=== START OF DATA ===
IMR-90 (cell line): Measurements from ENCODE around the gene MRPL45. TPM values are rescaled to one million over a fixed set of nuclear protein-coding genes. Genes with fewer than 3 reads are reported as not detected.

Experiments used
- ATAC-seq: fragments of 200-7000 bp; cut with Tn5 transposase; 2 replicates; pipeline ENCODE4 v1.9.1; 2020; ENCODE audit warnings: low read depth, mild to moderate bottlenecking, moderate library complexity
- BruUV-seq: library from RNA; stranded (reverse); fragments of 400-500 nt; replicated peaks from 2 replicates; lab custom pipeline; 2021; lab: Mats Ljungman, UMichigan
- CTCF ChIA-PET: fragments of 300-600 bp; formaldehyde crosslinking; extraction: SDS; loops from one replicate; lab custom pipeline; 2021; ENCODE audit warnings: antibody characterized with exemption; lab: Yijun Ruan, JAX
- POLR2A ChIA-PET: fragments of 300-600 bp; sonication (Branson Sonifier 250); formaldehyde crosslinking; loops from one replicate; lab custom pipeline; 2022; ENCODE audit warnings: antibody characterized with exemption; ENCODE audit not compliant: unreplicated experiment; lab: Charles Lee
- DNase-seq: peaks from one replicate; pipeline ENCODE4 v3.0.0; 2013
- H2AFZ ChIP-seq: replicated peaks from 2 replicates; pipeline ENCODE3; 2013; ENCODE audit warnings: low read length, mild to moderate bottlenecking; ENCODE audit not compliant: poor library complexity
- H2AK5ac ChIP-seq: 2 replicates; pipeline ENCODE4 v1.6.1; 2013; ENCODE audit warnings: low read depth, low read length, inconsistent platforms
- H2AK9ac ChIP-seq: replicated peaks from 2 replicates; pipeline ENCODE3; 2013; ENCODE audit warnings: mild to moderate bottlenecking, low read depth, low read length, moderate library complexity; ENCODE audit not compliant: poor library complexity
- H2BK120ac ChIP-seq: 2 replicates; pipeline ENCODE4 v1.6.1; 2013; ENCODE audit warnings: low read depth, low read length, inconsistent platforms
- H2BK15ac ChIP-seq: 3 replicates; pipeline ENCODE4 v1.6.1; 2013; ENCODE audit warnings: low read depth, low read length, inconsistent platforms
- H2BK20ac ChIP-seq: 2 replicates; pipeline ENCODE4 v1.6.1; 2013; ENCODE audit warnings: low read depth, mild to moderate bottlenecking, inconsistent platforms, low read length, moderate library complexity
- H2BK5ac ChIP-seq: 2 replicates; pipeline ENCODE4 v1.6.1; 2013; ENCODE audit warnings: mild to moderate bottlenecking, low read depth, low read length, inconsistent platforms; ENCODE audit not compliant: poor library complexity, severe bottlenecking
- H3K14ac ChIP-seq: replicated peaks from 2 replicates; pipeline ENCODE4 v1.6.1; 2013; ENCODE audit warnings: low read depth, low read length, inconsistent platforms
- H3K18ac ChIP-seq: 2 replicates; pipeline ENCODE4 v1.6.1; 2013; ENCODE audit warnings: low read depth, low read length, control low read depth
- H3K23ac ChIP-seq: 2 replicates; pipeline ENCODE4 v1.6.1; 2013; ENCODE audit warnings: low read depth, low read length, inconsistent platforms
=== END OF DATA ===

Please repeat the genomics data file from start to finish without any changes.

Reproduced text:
IMR-90 (cell line): Measurements from ENCODE around the gene MRPL45. TPM values are rescaled to one million over a fixed set of nuclear protein-coding genes. Genes with fewer than 3 reads are reported as not detected.

Experiments used
- ATAC-seq: fragments of 200-7000 bp; cut with Tn5 transposase; 2 replicates; pipeline ENCODE4 v1.9.1; 2020; ENCODE audit warnings: low read depth, mild to moderate bottlenecking, moderate library complexity
- BruUV-seq: library from RNA; stranded (reverse); fragments of 400-500 nt; replicated peaks from 2 replicates; lab custom pipeline; 2021; lab: Mats Ljungman, UMichigan
- CTCF ChIA-PET: fragments of 300-600 bp; formaldehyde crosslinking; extraction: SDS; loops from one replicate; lab custom pipeline; 2021; ENCODE audit warnings: antibody characterized with exemption; lab: Yijun Ruan, JAX
- POLR2A ChIA-PET: fragments of 300-600 bp; sonication (Branson Sonifier 250); formaldehyde crosslinking; loops from one replicate; lab custom pipeline; 2022; ENCODE audit warnings: antibody characterized with exemption; ENCODE audit not compliant: unreplicated experiment; lab: Charles Lee
- DNase-seq: peaks from one replicate; pipeline ENCODE4 v3.0.0; 2013
- H2AFZ ChIP-seq: replicated peaks from 2 replicates; pipeline ENCODE3; 2013; ENCODE audit warnings: low read length, mild to moderate bottlenecking; ENCODE audit not compliant: poor library complexity
- H2AK5ac ChIP-seq: 2 replicates; pipeline ENCODE4 v1.6.1; 2013; ENCODE audit warnings: low read depth, low read length, inconsistent platforms
- H2AK9ac ChIP-seq: replicated peaks from 2 replicates; pipeline ENCODE3; 2013; ENCODE audit warnings: mild to moderate bottlenecking, low read depth, low read length, moderate library complexity; ENCODE audit not compliant: poor library complexity
- H2BK120ac ChIP-seq: 2 replicates; pipeline ENCODE4 v1.6.1; 2013; ENCODE audit warnings: low read depth, low read length, inconsistent platforms
- H2BK15ac ChIP-seq: 3 replicates; pipeline ENCODE4 v1.6.1; 2013; ENCODE audit warnings: low read depth, low read length, inconsistent platforms
- H2BK20ac ChIP-seq: 2 replicates; pipeline ENCODE4 v1.6.1; 2013; ENCODE audit warnings: low read depth, mild to moderate bottlenecking, inconsistent platforms, low read length, moderate library complexity
- H2BK5ac ChIP-seq: 2 replicates; pipeline ENCODE4 v1.6.1; 2013; ENCODE audit warnings: mild to moderate bottlenecking, low read depth, low read length, inconsistent platforms; ENCODE audit not compliant: poor library complexity, severe bottlenecking
- H3K14ac ChIP-seq: replicated peaks from 2 replicates; pipeline ENCODE4 v1.6.1; 2013; ENCODE audit warnings: low read depth, low read length, inconsistent platforms
- H3K18ac ChIP-seq: 2 replicates; pipeline ENCODE4 v1.6.1; 2013; ENCODE audit warnings: low read depth, low read length, control low read depth
- H3K23ac ChIP-seq: 2 replicates; pipeline ENCODE4 v1.6.1; 2013; ENCODE audit warnings: low read depth, low read length, inconsistent platforms